The Downtown Victoria Business Association is seeking an increase in funding, but some city councillors believe the association should be doing more with their money.
Along with a five-year renewal, the DVBA is asking council to approve a two per cent increase in funding to reflect cost of living. Though the city contributes to individual projects, this money would be collected from DVBA members. A total of $5.2 million would be collected before the next renewal process in 2019.
Currently, disapproving members can sign a counter-petition, which would disband the DVBA should it be signed by 50 per cent of the membership.
During the last renewal process in 2009, the DVBA received a funding increase of 2.5 per cent, with the counter-petition being signed by only one of the 710 members. However, councillor Ben Isitt want to see more input from businesses before the DVBA is renewed.
“The counter-petition doesn’t say a lot, and it would be good to know more about how well the DVBA is serving (business owners),” Isitt said.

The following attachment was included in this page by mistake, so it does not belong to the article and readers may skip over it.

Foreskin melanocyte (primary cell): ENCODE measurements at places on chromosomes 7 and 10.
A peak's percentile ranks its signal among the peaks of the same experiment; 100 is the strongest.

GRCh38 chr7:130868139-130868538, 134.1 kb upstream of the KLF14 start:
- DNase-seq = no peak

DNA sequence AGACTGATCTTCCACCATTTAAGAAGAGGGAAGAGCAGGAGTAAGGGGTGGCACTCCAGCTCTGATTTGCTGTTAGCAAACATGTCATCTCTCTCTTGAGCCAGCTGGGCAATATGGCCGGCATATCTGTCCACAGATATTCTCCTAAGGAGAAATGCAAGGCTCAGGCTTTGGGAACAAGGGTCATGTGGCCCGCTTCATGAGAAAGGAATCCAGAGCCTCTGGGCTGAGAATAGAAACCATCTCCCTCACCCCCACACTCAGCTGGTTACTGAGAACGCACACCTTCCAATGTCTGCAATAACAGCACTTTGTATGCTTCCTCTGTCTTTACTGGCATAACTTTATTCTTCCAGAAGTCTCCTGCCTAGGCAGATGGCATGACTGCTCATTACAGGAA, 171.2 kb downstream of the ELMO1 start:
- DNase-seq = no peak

“Even receiving letters from downtown businesses, expressing what changes they want to see, would help. I don’t know whether or not that sort of information exists; it hasn’t been gathered yet.”
“For something like that to happen, council has to pull the trigger,” DVBA general manager Ken Kelly responded. “They can initiate a formal process where property owners can say ‘we’re in’ or ‘we’re out.’ We’re great partners with the city, and the city sees the value in that, but some councilors have chosen another route.”
Isitt admitted that it made sense to have an organization to help downtown Victoria remain the commercial centre of Vancouver Island, though he was critical of the DVBA’s lack of “progressive outlook” and “compassion to the city’s vulnerable residents,” namely the homeless.
“DVBA members are some of the most politically influential people in the community,” Isitt said. “They have connections to the federal and provincial parties that council doesn’t have. (The DVBA) has indicated that they’re advocates for housing and harm reduction, but what we’re seeing them implement most is bylaw enforcement—putting up trespassing and busking bylaw signs.”
Kelly disagreed, and said the DVBA had shown its commitment to the issue through its involvement in the city’s homelessness task force.
“We’re a small little organization, we’re doing the most to make a difference in downtown and at a very good cost to our members,” he said.